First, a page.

Who knows? Maybe in twenty years time the film music of Peter Gabriel will be the work...
Chris Jones 2002
2002 is proving to be a significant year for Peter Gabriel. First we get a splendid remastering job on his back catalogue and before critics started to point out that it was, well, TEN years since his last studio album, it was followed by the news that a new album is, indeed, in the pipeline.
And then there is this; Gabriel's fourth album of incidental music and a welcome reminder that the reason that Mr G seems a little slow in playing the ageing rock star game is that he sloughed off the role a long time ago. Sometimes people hate to see their heroes grow up, but Long Walk Home (the soundtrack to Philip Noyce's Rabbit-Proof Fence) proves again that the former progmeister is up to something a little more mature these days.
Real World Records and studios - Gabriel's own label and base of operations - were set up over fifteen years ago to allow the public school polymath to disseminate a burgeoning global village culture to a mass audience. With this and the WOMAD festivals he succeeded admirably.
No longer tied to one musical tradition, he's been responsible for gathering some of the most widely known names in world music together in one place, and its this reservoir of talent that he applies to the construction of the soundtrack. Apart from usual accomplices like David Rhodes (various instrumentation) he's used a veritable who's who of world names to produce a brooding collection of ambient keyboard textures and rhythmic soundscapes. On various tracks drums are provided by the Dhol Foundation, vocals by the Blind Boys of Alabama and the late Nusrat Fateh Ali Khan and violin by the estimable Shankar.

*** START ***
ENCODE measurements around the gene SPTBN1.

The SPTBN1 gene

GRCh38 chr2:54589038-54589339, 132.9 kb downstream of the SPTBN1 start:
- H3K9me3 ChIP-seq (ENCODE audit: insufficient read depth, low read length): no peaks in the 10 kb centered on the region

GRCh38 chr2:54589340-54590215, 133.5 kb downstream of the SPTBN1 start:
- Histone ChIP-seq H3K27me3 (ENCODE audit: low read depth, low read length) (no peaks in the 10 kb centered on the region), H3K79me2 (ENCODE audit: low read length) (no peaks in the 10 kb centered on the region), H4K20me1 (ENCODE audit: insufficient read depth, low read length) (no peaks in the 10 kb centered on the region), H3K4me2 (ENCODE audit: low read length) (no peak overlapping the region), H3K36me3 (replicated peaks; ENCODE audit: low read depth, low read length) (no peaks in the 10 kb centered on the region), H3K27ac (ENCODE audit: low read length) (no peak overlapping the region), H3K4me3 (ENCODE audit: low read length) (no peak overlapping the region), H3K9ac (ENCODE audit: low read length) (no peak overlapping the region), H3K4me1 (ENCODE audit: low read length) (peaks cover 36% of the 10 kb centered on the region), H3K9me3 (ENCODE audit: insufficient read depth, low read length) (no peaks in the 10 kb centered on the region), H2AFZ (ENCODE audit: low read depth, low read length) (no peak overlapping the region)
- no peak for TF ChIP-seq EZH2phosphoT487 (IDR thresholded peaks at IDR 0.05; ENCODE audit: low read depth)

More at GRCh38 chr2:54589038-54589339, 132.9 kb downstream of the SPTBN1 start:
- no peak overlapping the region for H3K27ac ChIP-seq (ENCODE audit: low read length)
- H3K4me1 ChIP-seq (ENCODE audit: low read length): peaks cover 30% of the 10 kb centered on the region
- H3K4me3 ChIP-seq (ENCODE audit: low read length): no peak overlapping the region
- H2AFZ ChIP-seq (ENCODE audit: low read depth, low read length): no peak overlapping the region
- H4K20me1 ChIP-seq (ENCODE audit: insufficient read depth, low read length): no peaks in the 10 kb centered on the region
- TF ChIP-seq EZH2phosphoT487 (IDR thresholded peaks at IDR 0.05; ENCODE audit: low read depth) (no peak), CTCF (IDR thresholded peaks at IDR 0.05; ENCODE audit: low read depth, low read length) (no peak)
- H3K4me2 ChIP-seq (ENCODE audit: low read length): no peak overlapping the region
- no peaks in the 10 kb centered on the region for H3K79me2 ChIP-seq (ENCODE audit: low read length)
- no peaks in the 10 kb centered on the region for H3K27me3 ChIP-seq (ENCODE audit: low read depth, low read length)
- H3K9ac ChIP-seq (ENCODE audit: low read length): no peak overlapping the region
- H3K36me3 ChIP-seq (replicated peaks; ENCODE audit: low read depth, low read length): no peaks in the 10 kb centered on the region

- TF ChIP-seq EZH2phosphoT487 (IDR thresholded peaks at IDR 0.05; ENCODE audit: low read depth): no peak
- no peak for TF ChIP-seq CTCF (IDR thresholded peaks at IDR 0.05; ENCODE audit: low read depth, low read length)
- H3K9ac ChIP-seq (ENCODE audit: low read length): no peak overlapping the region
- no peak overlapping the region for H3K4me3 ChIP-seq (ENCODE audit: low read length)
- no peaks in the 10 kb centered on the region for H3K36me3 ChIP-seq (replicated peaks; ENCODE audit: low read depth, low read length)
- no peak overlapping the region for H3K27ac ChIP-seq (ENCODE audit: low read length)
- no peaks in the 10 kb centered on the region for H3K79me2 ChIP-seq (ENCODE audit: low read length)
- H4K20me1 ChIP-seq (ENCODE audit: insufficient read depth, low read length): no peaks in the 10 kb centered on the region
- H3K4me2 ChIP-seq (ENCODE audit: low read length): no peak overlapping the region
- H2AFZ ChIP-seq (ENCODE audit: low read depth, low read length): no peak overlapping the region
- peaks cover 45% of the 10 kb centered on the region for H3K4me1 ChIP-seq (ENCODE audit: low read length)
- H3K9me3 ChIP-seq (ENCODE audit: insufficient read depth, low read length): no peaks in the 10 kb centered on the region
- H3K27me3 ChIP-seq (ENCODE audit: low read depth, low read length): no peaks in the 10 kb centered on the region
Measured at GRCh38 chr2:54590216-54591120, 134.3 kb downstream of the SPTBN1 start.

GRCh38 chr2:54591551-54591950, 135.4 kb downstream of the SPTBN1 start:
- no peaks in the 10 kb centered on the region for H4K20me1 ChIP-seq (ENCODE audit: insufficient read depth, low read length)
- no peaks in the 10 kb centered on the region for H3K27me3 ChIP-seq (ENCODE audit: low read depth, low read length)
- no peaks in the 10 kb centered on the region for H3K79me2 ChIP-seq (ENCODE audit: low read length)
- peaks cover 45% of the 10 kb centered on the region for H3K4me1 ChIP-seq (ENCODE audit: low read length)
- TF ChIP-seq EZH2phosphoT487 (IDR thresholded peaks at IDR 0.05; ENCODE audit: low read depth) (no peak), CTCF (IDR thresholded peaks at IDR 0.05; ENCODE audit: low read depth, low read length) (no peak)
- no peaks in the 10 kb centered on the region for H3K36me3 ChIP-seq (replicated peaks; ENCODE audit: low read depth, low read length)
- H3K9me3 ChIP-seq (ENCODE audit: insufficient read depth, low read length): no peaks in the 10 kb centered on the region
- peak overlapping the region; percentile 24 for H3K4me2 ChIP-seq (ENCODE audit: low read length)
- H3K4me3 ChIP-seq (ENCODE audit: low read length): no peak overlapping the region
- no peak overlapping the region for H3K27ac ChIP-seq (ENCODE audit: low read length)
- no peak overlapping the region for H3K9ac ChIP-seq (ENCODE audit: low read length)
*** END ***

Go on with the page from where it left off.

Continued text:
Yet to be released in the UK, Rabbit-Proof Fence concerns the true story of aboriginal child Molly Craig and her siblings' escape from domestic servitude and subsequent trek across the Australian outback with only the nominal fence to guide them. Such a harsh setting demands a suitably parched, oppressive and arid atmosphere from its accompanying music and as with The Passion and Birdy beforehand, Gabriel proves himself to be a fine film composer whose work is more than adequate in conveying mood and counterpoint.
The more observant among you will have noticed that the musicians mentioned don't necessarily bring Australia to mind. Yet Gabriel's skill as producer and knowledge of the textures and timbres associated with exotic instrumentation allows this all to blend magnificently. Add to this the expert didgeridoo of Ganga Giri on most tracks and the results never allow you to be in any doubt that you are in antipodean climes.
Undoubtedly Long Walk Home will never have the profile of Gabriel's song-based releases, but for a man who has continually eschewed the standard ephemeral rock star's dalliances this is a real shame. The album is a beautiful addition to his back catalogue and deserves to be judged as a complete statement in its own right. Who knows? Maybe in twenty years time the film music of Peter Gabriel will be the work by which he is most fondly remembered.